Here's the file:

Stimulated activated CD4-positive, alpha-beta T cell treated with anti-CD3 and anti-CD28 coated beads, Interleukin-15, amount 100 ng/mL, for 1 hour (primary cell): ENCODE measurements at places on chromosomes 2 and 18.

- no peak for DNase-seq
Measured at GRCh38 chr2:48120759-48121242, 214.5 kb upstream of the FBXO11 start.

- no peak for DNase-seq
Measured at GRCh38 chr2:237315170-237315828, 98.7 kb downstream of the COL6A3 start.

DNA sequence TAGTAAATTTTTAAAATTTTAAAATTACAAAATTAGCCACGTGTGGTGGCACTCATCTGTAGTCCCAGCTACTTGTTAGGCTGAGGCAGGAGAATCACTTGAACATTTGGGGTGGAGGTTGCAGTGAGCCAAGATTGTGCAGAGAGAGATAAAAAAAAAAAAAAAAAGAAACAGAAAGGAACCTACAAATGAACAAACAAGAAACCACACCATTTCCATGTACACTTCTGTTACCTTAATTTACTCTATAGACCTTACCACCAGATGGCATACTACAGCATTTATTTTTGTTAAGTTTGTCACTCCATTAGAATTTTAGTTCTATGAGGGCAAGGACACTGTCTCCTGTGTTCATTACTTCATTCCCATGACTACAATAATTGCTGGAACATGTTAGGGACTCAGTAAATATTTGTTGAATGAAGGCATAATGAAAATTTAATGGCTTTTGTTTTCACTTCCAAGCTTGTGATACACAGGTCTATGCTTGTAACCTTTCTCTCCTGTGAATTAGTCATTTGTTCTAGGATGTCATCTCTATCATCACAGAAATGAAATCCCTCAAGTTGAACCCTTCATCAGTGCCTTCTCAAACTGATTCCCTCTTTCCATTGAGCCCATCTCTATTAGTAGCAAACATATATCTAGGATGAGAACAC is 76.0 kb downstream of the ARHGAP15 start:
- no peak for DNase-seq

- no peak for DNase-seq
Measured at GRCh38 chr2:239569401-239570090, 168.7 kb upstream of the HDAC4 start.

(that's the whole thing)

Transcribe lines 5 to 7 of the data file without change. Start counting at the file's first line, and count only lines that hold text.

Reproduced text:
Measured at GRCh38 chr2:237315170-237315828, 98.7 kb downstream of the COL6A3 start.

DNA sequence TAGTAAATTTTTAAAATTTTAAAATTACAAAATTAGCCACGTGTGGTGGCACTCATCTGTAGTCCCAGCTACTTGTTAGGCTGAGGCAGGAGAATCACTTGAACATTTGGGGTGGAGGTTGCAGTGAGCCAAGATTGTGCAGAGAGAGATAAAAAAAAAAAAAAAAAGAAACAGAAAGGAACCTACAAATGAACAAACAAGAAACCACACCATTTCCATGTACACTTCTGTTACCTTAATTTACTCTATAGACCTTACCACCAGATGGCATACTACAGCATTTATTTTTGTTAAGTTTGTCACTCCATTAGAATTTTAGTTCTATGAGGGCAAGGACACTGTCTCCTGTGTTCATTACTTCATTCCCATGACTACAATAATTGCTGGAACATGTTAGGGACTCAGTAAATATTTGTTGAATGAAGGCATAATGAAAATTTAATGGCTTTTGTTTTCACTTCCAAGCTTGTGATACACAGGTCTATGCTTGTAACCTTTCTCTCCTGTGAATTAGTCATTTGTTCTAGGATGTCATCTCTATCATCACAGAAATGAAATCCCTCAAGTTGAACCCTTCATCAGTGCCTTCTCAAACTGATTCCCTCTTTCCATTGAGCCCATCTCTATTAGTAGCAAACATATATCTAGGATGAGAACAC is 76.0 kb downstream of the ARHGAP15 start:
- no peak for DNase-seq